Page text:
NAFTA’s Realignment of Political Power
For a model of what NAFTA is intended eventually to become, we need look no further than the European Union. The EU started innocuously enough back in the 1950s as a six-nation agreement on coal and steel. Sixty years ago, almost no one in Europe could have imagined that the European Coal and Steel Community (ECSC) would one day morph into a continent-wide superstate that would compromise the independence of nearly every European country. Yet even then, it was apparent to the discerning that the ECSC was no ordinary trade agreement. Although its aims were limited, it included an international authority to regulate the production and trade in coal and steel among its member nations. As the ECSC gave way to the Common Market and eventually to the EU, with its European Parliament, European Central Bank, and other instruments of regional government, the essential premise — that such trade agreements ought to be the foundation for the creation of international authority superior to the government of any member state — remained unchanged. Only the scope of the organization grew and grew, to such an extent no one anymore regards the EU as merely a framework for trade. It has been built into the European government it was always intended to be.
In like manner, NAFTA is a steppingstone toward more integrated regional government; left to its own devices, it will not forever remain confined to trade. Indeed, NAFTA is already deeply involved in promoting international environmental regulation — pushing for some form of carbon tax, for example, which has always been on the short list of possible first steps toward a global tax imposed by the UN system.
We may expect NAFTA’s boosters to do all that they can to encourage conditions favorable for further integration into some type of North American Union. From their viewpoint, the status quo of porous borders and a vast population of undocumented immigrants from south of the border must be maintained in order to tilt the demographics of the United States more in favor of the Hispanic population (who will, for the most part, favor open borders, amnesty for illegals, and the dilution of national sovereignty) and to get Americans accustomed to the supposed inevitability of the flood of illegal immigrants. For this reason, projects such as President Trump’s proposed border wall and tougher immigration laws will be vigorously opposed by the pro-NAFTA Washington establishment.
NAFTA being a three-nation bloc, the United States can expect to find itself repeatedly outflanked and outvoted by its two trade partners. Canada and Mexico are very divergent demographically and culturally, but both have embraced socialism to a far greater degree than the United States. In matters of environmental regulation, affirmative action, union influence, and a whole range of other “progressive” conceits, those who defend laissez-faire capitalism in the United States are unlikely to get much of a hearing in the inner deliberations of NAFTA, populated as it is by American establishment leftists and their confreres in Mexico and Canada. Indeed, it was pressure from Canada and Mexico regarding the need for environmental provisions in the agreement that led to the creation of the Commission for Environmental Cooperation, the environmental enforcement arm of NAFTA, in a side agreement.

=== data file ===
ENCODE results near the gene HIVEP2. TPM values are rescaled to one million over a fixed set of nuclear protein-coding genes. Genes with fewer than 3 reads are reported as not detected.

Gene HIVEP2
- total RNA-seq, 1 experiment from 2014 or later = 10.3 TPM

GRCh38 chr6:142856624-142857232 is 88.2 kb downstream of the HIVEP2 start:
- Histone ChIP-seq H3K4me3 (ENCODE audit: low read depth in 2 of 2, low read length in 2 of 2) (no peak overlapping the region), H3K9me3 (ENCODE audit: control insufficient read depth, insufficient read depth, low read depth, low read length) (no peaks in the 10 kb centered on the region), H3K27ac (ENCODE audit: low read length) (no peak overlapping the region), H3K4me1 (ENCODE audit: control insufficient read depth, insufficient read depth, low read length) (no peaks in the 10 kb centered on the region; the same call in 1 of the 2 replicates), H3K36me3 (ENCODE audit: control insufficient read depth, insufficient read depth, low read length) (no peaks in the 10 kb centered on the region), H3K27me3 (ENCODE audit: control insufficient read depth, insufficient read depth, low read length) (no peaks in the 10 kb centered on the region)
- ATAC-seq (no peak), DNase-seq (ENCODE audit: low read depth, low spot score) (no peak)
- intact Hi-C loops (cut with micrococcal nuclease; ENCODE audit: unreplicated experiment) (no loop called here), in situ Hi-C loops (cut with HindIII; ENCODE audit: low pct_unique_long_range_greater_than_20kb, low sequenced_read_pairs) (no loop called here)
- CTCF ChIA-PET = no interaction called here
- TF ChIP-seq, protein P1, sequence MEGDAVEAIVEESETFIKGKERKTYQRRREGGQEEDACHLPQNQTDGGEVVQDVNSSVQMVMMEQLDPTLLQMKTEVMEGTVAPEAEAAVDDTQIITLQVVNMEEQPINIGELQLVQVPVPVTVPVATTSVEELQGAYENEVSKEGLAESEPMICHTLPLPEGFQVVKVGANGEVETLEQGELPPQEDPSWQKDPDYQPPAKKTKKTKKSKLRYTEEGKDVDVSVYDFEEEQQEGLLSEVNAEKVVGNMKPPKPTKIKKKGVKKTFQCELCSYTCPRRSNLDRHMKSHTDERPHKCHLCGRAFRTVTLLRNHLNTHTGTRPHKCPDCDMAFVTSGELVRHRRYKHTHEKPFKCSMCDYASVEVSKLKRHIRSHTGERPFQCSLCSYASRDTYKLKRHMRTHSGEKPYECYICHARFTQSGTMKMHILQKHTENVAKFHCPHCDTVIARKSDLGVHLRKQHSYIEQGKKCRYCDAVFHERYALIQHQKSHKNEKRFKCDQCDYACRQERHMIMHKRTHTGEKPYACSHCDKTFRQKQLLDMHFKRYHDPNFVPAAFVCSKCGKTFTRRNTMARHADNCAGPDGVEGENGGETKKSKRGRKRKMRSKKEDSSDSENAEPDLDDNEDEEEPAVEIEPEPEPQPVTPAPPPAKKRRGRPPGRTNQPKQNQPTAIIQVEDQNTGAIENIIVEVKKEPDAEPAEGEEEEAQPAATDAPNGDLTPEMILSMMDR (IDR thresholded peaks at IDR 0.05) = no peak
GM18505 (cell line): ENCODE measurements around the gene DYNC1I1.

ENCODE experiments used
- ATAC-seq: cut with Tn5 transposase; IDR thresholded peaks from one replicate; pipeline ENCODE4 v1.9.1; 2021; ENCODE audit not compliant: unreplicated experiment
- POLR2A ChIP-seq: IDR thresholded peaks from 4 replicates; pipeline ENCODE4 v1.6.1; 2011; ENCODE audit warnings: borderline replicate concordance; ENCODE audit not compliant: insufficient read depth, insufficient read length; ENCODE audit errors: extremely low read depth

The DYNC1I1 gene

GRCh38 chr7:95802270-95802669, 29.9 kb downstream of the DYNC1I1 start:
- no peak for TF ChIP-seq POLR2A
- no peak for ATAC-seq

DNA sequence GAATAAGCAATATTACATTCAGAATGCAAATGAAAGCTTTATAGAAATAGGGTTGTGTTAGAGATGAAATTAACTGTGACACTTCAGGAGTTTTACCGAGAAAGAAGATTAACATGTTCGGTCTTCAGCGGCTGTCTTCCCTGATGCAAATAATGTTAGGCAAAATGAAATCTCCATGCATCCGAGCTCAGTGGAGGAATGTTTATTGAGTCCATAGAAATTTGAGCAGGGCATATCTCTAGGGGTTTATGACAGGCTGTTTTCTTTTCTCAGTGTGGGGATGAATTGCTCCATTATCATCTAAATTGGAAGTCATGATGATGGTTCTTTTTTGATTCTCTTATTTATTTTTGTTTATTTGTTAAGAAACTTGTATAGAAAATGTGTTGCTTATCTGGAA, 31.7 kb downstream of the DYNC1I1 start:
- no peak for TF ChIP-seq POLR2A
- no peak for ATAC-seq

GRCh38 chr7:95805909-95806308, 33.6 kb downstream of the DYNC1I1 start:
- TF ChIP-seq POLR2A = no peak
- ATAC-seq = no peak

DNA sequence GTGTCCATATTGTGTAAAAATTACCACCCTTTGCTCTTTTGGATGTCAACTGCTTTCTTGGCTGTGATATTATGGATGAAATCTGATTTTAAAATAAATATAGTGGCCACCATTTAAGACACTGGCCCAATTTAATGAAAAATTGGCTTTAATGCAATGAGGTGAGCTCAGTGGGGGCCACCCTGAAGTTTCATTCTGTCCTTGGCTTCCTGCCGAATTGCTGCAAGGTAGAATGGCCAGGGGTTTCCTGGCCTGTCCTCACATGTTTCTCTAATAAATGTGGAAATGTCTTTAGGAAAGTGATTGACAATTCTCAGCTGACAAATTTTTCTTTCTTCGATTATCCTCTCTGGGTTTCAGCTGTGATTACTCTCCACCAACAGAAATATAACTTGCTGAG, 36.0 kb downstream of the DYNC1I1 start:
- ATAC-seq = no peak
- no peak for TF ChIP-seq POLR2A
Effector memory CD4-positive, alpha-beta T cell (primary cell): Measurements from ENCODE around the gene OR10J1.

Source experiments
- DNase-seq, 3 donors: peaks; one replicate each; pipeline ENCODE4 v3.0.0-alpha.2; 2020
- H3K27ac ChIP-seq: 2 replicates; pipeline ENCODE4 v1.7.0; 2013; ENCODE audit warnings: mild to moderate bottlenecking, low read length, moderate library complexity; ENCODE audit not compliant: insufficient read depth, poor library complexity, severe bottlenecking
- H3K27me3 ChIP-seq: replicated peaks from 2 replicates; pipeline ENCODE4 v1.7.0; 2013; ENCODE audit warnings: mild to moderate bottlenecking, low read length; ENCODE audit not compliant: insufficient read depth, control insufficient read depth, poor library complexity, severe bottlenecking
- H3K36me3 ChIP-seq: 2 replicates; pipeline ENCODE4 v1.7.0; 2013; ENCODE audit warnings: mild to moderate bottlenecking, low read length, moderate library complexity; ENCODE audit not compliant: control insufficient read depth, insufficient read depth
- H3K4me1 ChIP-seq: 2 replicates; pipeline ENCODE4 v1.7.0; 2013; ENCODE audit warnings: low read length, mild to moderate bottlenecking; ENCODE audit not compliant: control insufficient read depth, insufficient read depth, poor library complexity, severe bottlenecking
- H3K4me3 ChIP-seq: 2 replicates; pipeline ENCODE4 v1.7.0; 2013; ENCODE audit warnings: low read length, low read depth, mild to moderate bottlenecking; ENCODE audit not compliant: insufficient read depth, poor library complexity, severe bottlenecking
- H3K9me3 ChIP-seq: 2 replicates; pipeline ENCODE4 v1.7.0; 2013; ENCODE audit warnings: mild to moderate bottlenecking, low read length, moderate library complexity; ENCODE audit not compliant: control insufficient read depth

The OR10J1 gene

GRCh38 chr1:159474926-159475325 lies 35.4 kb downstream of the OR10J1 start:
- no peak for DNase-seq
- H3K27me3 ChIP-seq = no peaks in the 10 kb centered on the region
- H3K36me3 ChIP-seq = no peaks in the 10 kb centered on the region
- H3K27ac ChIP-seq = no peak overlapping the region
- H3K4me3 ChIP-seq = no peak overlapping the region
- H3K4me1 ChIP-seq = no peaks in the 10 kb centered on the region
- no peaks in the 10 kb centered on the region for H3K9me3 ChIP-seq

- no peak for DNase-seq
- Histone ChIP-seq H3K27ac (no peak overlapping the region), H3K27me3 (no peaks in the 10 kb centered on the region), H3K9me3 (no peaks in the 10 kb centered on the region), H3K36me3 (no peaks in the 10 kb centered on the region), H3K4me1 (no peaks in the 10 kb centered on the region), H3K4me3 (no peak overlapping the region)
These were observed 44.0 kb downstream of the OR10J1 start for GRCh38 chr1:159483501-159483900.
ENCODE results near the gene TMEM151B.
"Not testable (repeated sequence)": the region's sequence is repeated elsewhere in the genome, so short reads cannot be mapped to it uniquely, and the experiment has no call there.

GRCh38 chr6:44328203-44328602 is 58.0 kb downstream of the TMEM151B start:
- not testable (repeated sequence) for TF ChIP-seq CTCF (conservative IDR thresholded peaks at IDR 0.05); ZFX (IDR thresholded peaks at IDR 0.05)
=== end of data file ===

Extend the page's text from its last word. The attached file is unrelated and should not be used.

Just as the ECSC used its control over two critical resources (coal and steel) to strong-arm European countries into concessions of sovereignty, so too will NAFTA or a successor organization eventually exert control over America’s critical resources, instructing us how much or how little to produce and sell. Such a state of affairs could be particularly disastrous in wartime, and cripple our ability to produce needed materiel. Indeed, under NAFTA a large portion of our manufacturing capacity has already migrated south of the border.
It is enough to note that NAFTA is not about free trade, but about managed trade, one of the highest priorities on any international socialist’s wish list. Such trade agreements are designed to level, not improve, the economies of wealthy countries such as the United States, and to unequally yoke them to the socialist developing world. It is only a matter of time before — as with the EU — NAFTA’s mask of benignity is removed.
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